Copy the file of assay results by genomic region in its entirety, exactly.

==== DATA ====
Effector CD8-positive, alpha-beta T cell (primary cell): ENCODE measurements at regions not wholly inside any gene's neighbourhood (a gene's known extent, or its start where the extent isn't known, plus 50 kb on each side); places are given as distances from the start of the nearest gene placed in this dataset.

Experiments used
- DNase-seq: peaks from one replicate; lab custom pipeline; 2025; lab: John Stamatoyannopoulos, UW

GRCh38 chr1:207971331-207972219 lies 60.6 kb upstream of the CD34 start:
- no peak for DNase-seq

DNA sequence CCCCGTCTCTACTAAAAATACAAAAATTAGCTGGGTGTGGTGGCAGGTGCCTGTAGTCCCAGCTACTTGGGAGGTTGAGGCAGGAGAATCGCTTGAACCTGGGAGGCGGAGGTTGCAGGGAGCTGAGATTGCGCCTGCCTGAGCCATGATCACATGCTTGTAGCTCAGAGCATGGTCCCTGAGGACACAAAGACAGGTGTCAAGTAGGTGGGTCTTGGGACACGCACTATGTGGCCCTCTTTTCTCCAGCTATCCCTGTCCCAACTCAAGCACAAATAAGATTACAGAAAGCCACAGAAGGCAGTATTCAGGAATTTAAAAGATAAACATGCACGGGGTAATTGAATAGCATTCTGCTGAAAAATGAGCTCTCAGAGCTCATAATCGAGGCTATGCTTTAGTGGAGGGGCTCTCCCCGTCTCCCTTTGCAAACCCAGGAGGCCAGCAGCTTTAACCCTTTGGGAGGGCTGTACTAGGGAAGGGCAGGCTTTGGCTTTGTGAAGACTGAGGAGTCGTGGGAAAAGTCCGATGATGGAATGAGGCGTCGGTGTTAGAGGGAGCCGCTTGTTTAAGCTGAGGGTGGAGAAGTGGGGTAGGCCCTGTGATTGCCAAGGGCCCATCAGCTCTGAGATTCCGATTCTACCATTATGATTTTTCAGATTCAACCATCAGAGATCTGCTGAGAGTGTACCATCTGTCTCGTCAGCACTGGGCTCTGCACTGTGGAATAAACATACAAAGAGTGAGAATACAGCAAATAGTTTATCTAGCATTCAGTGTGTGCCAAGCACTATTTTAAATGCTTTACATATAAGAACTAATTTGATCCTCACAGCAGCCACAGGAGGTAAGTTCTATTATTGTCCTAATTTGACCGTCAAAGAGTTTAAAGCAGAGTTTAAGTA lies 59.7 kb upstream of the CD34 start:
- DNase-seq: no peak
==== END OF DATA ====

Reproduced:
Effector CD8-positive, alpha-beta T cell (primary cell): ENCODE measurements at regions not wholly inside any gene's neighbourhood (a gene's known extent, or its start where the extent isn't known, plus 50 kb on each side); places are given as distances from the start of the nearest gene placed in this dataset.

Experiments used
- DNase-seq: peaks from one replicate; lab custom pipeline; 2025; lab: John Stamatoyannopoulos, UW

GRCh38 chr1:207971331-207972219 lies 60.6 kb upstream of the CD34 start:
- no peak for DNase-seq

DNA sequence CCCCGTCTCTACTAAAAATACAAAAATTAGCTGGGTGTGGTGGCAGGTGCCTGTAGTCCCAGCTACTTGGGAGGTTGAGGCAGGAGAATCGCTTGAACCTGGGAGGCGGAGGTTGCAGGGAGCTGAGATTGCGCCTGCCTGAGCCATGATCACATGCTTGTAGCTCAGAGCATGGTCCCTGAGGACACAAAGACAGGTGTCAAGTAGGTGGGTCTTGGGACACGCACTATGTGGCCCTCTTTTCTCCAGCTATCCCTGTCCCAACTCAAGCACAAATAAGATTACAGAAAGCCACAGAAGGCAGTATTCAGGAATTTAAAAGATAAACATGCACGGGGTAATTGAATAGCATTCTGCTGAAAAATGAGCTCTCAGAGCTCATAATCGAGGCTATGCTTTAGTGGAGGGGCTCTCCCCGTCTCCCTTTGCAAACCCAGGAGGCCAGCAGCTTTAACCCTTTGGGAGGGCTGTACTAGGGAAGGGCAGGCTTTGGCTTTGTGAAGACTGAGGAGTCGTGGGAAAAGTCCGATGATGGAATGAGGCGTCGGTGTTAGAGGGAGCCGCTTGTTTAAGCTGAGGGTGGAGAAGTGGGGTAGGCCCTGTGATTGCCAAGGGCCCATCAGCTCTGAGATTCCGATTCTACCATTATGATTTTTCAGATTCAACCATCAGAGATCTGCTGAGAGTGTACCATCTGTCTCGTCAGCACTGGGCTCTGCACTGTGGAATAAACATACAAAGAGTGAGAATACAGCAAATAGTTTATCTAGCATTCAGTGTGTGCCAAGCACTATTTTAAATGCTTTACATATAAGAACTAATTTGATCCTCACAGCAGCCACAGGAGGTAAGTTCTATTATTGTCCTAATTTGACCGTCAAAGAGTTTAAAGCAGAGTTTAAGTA lies 59.7 kb upstream of the CD34 start:
- DNase-seq: no peak